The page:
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Yankee’s July/August 2014 Issue | Summer Off the Beaten Path

Yankee’s July/August 2014 Issue | Summer Off the Beaten Path
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DUBLIN, New Hampshire (June 11, 2014)—Yankee Magazine’s July/August 2014 issue, on newsstands June 24, explores small towns, secret places, and summer off the beaten path.

“Visitors from ‘away’ often ask me about the ‘best way’ to see New England. If they come by car, my answer rarely changes: ‘Get lost, but carry a good map.’ My advice holds for all of us who live here, because there are always surprises to be found when we follow our curiosity down narrow roads, often of dirt and stone, that lead to … well, that’s the point: We don’t know where they lead,” says Mel Allen, editor of Yankee Magazine. “All of these stories—and others—speak to the thrill of setting off and finding something.”

Inside Yankee’s July/August Issue

Feature stories:

“We Are Still Here”— by Justin Shatwell (p. 66): The people of far northern Maine celebrate their Acadian unity with a joyful, boisterous festival that also honors the legacy of their ancestors.

“House for Sale: A Special Place Called Liberty Street”— by Judson D. Hale Sr. (p. 76): In this special “House for Sale,” Yankee’s own Moseyer prepares to say goodbye to his family’s longtime summer house on Lake Winnipesaukee.

“The Big Question”— by Julia Shipley (p. 82): Steeplejack Jay Southgate explains what it’s like to preserve a treasured piece of New England’s architectural heritage.

“The Town Is Gone”— by Geoffrey Douglas (p. 90): When an oil train derailed in Lac-Mégantic, Quebec—just over the Maine border—last July, it ignited a horrific inferno that took 47 lives and decimated the heart of the community and its people.

“Photo Essay: Swab Summer”— photos by Markham Starr; text by Ian Aldrich (p. 84): In New London, Connecticut, Coast Guard Academy recruits test their mettle at one of the toughest boot camps in the country.

The Guide:
The Home section’s “Flower Power,” written by Tovah Martin, visits the Fantastic Umbrella Factory Gardens in Charlestown, Rhode Island, where horticulturist Patrick Shellman specializes in designing container arrangements of hardy plants (page 44). “New England’s Finest” features durable and ingenious pet products created by regional designers (page 50).

In the Food section, pack a picnic basket full of easy-but-elegant summer foods—plus 12 favorite spots to spread out a blanket for an outdoor meal in “A Moveable Feast,” by Amy Traverso (page 52). In “Local Flavor,” sample the comforting wares of Perennial Pleasures, an English tea garden and nursery in Vermont’s Northeast Kingdom (page 60). This issue’s “Best Cook in Town” Dawn Boucher is queen of the backyard grill in northern Vermont (page 62).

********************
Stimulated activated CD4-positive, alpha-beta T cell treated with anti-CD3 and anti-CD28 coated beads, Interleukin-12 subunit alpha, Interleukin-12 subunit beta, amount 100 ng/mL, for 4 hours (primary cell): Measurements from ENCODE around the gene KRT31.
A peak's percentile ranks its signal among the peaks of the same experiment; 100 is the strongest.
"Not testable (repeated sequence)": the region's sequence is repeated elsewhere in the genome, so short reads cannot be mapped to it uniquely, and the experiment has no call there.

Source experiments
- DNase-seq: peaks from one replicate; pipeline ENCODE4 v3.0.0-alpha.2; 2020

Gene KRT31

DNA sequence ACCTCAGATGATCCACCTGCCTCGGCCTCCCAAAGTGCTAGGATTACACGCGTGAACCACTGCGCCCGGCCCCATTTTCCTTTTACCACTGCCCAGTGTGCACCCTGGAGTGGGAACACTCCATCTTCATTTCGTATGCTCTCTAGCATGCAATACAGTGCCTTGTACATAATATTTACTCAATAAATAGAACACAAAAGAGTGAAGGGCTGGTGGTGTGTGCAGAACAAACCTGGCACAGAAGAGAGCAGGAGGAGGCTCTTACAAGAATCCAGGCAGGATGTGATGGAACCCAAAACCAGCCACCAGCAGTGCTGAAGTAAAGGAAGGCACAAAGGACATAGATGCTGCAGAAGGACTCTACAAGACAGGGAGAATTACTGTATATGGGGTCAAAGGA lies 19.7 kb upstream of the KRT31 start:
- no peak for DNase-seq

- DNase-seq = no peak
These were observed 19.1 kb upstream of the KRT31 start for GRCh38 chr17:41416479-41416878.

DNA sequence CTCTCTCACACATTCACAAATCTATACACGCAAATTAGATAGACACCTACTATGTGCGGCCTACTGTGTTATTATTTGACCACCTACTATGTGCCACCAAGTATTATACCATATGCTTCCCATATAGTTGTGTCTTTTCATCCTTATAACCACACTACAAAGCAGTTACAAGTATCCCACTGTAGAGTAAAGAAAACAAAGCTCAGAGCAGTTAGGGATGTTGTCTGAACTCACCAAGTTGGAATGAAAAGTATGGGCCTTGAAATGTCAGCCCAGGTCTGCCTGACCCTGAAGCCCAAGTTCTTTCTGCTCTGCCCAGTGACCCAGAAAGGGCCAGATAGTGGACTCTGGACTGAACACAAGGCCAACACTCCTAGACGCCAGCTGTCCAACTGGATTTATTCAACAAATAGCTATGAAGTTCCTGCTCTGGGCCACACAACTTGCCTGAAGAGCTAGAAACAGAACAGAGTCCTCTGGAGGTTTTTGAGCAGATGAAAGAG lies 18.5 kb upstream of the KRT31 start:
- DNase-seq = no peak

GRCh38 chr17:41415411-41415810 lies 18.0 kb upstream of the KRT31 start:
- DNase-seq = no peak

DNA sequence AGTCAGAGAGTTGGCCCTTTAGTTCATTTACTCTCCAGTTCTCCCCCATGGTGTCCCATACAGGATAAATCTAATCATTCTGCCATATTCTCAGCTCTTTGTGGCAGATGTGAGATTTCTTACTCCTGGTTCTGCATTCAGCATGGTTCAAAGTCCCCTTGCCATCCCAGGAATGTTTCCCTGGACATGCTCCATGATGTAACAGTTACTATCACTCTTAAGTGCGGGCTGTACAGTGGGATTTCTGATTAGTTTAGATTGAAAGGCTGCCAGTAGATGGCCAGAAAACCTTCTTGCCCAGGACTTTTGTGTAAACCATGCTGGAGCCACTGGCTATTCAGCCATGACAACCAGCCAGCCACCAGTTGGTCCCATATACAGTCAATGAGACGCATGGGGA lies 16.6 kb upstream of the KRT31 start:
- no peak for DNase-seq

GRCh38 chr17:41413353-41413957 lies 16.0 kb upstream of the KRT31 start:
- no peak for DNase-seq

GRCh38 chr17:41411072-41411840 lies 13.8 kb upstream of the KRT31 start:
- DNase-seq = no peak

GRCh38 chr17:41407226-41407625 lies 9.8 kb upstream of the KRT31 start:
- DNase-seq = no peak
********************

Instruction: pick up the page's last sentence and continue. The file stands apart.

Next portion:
And “Recipe with a History” serves up a batch of Creamy Coffee Ice Cream (page 64).

In the Travel section, explore the Vermont/New Hampshire “Upper Valley” area, a place blessed with small towns, and a bounty of beauty, nature, art, and lively company along the Connecticut River (page 30).

And More:

“Could You Live Here: Shelburne, Vermont” — by Annie Graves (p. 110): Home to Shelburne Museum and Shelburne Farms (a historic estate and agricultural operation), this town fifteen minutes south of Burlington, has a strong sense of community.

Heather Atwell


Heather Atwell


Communications manager Heather Atwell manages the magazine’s public relations efforts. She also writes the blog Outdoor Adventures for
Updated Wednesday, June 11th, 2014

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2 Responses to Yankee’s July/August 2014 Issue | Summer Off the Beaten Path

  1. Marguerite McLeod June 18, 2014 at 9:42 pm #

    Tremendous article on Lac-Megantic,Quebec. There are not enough adjectives to describe this outstanding article. How did you happen to write this? Daughter and husband live in Piopolis, Quebec. Shop in Lac-Megantic, husband works there, have friends there, go to dentist and more. We have spent much time on the Main Street and their beautiful park and at the Ice
    Cream Stand. Tears came down my face as I read the article. So well done.
    Daughter owns WSKI-TV at Sugarloaf Mt. in Maine.

    Thank you for doing such a great job and to let people know what those “beautiful” people have gone through and will continue to go through with such a tragic train accident.

  2. Heather June 24, 2014 at 9:52 am #

    Marguerite: Thanks for your comment. This story came to us as a pitch from one of our longtime contributors, Geoffrey Douglas. Due to the magnitude of its impact on the community, he felt the devastation of this tragedy needed to be shared.

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